Short answer: Yes, you can recycle guitar strings, provided you have somewhere nearby that takes guitar strings. However, there are a few cosiderations you’ll have to take into account when choosing to put your old guitar strings in the recycling bin.
Importance of recycling
With the climate heating up, and waste piling up everywhere we look, it’s good we’re taking the initiative to recycle the materials we use. Doing so will ensure that the materials don’t end up somewhere as trash, and so we don’t exhaust the planet even further by reusing these materials.
Guitar strings are often overlooked because of their small size, but the instrument string business is huge. Companies like Ernie Ball and D’addario use large amounts of metal to create their strings. Ernie Ball actually reuses old gas cans to create their strings, so they’re already actively busy with recycling.
It only seems natural to want to recycle guitar strings, and it can absolutely be done.
Most guitar strings are either made of nickel, brass, or stainless steel. These metals are all recyclable. Usually, these types are common in construction and household items.
Nickel is often used in electric guitar strings, but also batteries and coins. Coins don’t tend to be recyclable for obvious reasons, but batteries are absolutely recycled in large quantities. Nickel is a cheap material that can withstand extreme temperatures, thus its use in batteries. This makes it hard to recycle though, but it’s still done.
Brass is usually used for acoustic guitar strings, but also for many other purposes. It’s a very durable and relatively cheap metal that works well for different applications, like for use in homes and construction parts. It’s also very hygienic, in the sense that bacteria tend not to adhere to the metal as it’s not a suitable home for them. This makes it great for usage in places where maintaining good hygiene is important (kitchens and hospitals for example.) Musical instruments are often made out of brass, thus the logically named ‘brass’ section in a jazz band. Brass is harder to recycle, but it’s definatey possible.
Stainless steel is a more premium material that doesn’t corrode. It’s very popular in construction, as well as in utensils like knives and forks. This material is often used for surfaces that come in contact with moisture, to prevent corrosion. This material is also often used in more premium guitar strings to make them last longer. Like brass, this metal is also very clean. This material is being used more and more in guitar strings as well, as it helps with sustaining the life of the frets. (Quick tip: if you plan to refret a guitar, go for stainless steel fretwire, it will last much longer and need less polishing). Stainless steel is often recycled since it’s such an important material for many purposes.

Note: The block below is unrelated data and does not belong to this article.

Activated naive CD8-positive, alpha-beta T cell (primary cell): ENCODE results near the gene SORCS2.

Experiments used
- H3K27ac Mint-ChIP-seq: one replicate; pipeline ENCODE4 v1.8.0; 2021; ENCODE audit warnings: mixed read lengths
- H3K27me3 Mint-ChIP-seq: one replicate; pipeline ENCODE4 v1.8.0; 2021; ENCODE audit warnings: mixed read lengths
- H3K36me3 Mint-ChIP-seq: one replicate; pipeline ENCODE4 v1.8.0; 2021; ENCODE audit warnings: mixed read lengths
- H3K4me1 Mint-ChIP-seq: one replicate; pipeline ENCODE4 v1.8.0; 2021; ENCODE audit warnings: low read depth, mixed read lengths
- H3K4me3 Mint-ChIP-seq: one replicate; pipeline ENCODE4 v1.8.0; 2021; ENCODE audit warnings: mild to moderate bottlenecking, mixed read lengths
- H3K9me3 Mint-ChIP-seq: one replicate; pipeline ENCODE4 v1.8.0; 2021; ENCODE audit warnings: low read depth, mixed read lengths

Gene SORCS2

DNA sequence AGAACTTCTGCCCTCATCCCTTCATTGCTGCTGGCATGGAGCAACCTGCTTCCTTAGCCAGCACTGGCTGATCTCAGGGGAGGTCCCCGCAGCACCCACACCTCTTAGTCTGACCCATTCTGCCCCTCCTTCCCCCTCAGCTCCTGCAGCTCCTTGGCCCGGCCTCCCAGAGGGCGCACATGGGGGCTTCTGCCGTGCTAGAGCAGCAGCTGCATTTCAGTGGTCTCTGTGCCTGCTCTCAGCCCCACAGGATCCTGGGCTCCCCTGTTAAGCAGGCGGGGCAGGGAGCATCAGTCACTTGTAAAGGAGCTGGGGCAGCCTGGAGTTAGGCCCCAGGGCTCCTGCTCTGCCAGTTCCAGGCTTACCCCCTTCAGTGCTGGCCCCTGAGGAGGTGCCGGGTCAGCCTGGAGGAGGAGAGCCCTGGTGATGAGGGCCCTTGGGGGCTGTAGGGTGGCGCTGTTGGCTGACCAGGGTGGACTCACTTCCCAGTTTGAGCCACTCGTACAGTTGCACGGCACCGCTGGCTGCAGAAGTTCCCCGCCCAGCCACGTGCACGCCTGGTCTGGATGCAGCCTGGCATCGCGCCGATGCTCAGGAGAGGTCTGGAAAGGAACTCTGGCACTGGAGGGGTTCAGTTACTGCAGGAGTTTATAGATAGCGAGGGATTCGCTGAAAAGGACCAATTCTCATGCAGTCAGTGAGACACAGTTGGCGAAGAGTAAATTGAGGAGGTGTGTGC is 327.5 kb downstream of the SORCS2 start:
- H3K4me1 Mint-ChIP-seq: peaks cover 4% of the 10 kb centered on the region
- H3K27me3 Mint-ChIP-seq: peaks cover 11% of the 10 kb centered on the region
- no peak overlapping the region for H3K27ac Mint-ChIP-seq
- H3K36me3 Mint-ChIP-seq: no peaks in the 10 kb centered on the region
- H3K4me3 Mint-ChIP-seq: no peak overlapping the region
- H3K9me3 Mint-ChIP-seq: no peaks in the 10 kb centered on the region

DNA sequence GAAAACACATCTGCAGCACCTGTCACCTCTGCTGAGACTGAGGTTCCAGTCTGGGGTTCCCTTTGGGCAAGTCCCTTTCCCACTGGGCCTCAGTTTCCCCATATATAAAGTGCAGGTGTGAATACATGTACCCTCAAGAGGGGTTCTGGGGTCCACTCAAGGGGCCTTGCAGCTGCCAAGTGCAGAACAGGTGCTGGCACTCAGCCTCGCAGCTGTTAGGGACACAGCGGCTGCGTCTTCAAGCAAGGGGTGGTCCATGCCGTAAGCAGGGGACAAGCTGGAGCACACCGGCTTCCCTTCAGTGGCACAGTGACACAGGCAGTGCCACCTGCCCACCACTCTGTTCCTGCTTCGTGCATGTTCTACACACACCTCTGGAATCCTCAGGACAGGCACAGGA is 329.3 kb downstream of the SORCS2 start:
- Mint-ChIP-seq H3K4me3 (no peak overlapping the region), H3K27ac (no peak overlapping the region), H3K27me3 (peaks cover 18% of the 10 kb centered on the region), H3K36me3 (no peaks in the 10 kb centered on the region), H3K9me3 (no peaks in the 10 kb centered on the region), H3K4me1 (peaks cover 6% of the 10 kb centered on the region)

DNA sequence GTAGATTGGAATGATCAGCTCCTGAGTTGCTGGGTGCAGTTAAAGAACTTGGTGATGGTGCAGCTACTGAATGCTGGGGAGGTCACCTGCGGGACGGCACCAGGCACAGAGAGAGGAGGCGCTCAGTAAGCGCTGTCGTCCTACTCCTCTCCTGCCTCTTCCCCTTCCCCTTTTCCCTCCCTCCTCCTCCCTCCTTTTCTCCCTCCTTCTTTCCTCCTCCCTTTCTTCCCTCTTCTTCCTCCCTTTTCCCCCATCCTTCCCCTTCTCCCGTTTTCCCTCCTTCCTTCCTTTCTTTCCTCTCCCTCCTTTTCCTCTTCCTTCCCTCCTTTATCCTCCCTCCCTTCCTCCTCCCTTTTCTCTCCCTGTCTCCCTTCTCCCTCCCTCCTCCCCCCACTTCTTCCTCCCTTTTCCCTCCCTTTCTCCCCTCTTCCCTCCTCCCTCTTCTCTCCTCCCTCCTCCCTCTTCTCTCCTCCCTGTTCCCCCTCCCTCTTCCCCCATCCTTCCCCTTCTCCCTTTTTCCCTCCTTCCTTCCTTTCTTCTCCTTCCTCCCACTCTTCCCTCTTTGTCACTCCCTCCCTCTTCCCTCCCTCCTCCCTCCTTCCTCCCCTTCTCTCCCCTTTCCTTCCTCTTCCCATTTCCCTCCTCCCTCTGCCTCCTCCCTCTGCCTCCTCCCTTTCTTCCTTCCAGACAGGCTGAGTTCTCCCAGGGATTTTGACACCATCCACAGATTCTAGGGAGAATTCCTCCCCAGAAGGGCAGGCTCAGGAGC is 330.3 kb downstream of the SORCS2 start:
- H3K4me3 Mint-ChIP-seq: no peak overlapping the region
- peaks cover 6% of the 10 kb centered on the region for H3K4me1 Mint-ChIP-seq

All this sounds good and all, but are guitar strings actually recyclable? As I said, it is possible to recycle guitar strings, but it’s not as easy as just throwing your old guitar strings into the recycling bin. Thanks to D’Addario, guitar strings can be recycled by bringing them to certain locations like music stores.
Guitar strings are not accepted by US recycling services, so D’Addario took matters into their own hands. They teamed up with Terracycle to create their own instrument string recycle service. You just bring your old strings to one of the locations and they’ll make sure the strings are seperated, smelted, and formed into new alloys.
You can even earn rewards while doing so, like Player Circle points that can be used for discounts on D’Addario products.
What about non conventional types of guitar strings?
What I couldn’t find is if coated strings are recyclable. Coated strings are very popular as they last much longer, corrode less, and to some sounds ‘warmer’, whatever that means. The coating is made of a plastic polymer, which is in most cases recyclable, but not in the same way as metal. Nylon strings are recyclable, but they have to be separated from the metal strings in order to be recycled. This implies that coated strings should be separated from steel strings as well, but D’Addario doesn’t seem to say whether this is true or not. Same with strings of other materials like cobalt, or coloured strings.
D’Addario does say that you can bring in strings of any brand, which is nice to know if you’re not a fan of D’Addario strings.
So, are strings recyclable? Short answer: yes. Long answer: depending on where you live and if you have access to a location that takes the type of guitar strings you use.
Recycling is crucial for not only fixing, but also maintaining any improvements made to the current climate. Recycling is already required by law in lots of places and instances, and for good measure, as it’s one of the few ways we can save our earth from permanent climate crises.
By the way, if you liked this post you should check out some of our other string related content, like our take on how often you should change your strings, the effects of putting nylon strings on a steel string guitar, and the story behind the guitar center string club!